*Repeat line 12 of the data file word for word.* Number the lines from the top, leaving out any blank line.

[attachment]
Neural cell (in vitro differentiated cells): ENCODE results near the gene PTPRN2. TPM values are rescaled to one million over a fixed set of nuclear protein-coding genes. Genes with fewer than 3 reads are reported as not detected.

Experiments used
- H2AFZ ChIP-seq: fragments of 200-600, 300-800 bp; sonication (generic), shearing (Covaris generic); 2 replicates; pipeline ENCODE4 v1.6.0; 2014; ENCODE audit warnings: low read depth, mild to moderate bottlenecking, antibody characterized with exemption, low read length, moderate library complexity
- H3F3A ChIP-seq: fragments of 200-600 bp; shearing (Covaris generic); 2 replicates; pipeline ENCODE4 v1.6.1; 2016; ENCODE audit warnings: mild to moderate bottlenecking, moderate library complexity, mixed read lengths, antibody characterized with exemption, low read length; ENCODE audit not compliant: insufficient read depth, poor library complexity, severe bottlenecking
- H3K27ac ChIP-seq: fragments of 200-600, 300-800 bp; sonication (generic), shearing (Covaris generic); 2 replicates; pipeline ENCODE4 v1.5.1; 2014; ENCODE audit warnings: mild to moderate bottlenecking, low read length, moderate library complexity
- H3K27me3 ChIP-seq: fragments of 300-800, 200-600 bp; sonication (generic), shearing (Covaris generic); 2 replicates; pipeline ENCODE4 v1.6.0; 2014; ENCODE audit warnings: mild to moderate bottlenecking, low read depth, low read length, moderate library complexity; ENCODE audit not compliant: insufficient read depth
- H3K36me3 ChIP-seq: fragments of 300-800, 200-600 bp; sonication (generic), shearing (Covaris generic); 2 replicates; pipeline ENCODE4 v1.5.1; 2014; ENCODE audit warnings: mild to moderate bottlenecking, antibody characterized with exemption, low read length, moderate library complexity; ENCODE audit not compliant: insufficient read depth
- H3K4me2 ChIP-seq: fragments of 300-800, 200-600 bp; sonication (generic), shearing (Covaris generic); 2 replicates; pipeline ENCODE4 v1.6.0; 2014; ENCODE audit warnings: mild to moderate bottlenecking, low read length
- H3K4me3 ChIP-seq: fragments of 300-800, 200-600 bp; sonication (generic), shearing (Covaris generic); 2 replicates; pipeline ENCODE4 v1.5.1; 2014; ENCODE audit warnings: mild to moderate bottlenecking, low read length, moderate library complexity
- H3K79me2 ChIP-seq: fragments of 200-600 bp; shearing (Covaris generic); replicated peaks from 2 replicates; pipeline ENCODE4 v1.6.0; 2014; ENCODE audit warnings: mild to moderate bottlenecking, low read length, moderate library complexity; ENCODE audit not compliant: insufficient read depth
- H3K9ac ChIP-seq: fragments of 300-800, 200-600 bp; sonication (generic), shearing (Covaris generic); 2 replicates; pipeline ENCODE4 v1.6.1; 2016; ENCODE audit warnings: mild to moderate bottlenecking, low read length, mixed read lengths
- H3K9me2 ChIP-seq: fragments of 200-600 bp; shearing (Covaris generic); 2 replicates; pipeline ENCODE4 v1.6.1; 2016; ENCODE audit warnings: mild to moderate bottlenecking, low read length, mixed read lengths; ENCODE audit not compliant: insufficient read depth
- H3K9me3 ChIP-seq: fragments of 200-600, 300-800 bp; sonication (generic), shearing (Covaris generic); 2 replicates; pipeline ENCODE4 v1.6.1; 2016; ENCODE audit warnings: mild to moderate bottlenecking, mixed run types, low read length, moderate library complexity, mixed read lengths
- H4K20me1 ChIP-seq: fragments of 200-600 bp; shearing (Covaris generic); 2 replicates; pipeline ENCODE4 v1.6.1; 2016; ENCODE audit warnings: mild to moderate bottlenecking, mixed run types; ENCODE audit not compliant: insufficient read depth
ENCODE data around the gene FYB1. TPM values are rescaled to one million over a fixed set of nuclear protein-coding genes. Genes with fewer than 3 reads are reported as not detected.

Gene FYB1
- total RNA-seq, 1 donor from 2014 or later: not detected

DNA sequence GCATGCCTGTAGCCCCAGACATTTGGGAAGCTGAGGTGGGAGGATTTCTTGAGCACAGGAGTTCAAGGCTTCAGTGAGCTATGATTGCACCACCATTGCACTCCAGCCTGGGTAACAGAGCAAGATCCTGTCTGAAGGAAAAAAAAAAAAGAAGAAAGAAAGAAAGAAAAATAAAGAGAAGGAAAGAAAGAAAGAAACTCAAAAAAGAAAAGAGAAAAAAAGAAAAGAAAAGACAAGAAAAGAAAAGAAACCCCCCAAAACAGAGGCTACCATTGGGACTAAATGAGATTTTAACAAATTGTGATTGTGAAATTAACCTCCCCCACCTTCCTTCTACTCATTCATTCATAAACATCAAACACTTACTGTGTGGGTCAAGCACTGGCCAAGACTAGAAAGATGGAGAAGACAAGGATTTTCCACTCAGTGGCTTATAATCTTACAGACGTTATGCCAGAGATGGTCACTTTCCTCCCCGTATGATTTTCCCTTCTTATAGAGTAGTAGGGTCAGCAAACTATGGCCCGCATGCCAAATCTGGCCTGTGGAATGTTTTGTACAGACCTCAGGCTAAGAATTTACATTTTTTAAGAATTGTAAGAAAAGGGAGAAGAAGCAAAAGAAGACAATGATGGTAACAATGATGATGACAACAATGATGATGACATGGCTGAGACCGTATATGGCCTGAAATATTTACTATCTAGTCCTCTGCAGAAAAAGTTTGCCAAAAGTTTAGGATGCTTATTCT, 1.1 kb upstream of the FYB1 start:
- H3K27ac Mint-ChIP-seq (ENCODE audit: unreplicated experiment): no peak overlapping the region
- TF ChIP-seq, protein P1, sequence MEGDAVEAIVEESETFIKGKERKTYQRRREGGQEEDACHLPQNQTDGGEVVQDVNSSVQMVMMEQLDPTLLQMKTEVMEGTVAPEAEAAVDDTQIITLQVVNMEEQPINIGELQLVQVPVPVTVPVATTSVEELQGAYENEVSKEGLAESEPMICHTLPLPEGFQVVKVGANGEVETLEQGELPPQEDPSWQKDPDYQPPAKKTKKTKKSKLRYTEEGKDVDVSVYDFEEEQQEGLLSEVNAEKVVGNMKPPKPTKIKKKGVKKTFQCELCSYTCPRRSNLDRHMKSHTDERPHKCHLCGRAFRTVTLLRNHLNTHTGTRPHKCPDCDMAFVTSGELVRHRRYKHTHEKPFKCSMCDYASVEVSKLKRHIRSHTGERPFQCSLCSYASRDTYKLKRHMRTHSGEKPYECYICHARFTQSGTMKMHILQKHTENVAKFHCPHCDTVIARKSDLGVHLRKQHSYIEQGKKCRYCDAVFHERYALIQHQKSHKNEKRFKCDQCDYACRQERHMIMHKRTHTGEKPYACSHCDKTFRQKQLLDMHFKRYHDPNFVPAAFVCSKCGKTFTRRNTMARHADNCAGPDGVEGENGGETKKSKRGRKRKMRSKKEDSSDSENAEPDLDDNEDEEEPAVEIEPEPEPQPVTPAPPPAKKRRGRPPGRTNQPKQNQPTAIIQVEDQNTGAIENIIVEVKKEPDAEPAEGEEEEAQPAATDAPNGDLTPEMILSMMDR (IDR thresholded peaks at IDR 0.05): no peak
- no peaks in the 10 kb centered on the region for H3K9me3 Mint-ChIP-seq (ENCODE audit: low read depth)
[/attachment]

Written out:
- H3K9me2 ChIP-seq: fragments of 200-600 bp; shearing (Covaris generic); 2 replicates; pipeline ENCODE4 v1.6.1; 2016; ENCODE audit warnings: mild to moderate bottlenecking, low read length, mixed read lengths; ENCODE audit not compliant: insufficient read depth